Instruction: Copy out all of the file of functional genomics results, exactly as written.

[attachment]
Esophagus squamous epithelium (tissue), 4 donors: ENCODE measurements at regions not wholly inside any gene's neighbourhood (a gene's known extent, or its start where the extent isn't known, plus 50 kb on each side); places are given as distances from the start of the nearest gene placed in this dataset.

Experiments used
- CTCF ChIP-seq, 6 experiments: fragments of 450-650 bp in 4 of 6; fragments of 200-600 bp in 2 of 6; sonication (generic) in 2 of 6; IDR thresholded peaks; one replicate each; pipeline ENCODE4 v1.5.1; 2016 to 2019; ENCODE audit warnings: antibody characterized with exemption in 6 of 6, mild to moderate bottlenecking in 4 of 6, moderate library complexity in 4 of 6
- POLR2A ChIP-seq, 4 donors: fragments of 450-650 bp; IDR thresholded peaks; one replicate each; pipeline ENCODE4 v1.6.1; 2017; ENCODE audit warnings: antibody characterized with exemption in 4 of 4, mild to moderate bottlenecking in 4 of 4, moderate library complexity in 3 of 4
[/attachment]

Esophagus squamous epithelium (tissue), 4 donors: ENCODE measurements at regions not wholly inside any gene's neighbourhood (a gene's known extent, or its start where the extent isn't known, plus 50 kb on each side); places are given as distances from the start of the nearest gene placed in this dataset.

Experiments used
- CTCF ChIP-seq, 6 experiments: fragments of 450-650 bp in 4 of 6; fragments of 200-600 bp in 2 of 6; sonication (generic) in 2 of 6; IDR thresholded peaks; one replicate each; pipeline ENCODE4 v1.5.1; 2016 to 2019; ENCODE audit warnings: antibody characterized with exemption in 6 of 6, mild to moderate bottlenecking in 4 of 6, moderate library complexity in 4 of 6
- POLR2A ChIP-seq, 4 donors: fragments of 450-650 bp; IDR thresholded peaks; one replicate each; pipeline ENCODE4 v1.6.1; 2017; ENCODE audit warnings: antibody characterized with exemption in 4 of 4, mild to moderate bottlenecking in 4 of 4, moderate library complexity in 3 of 4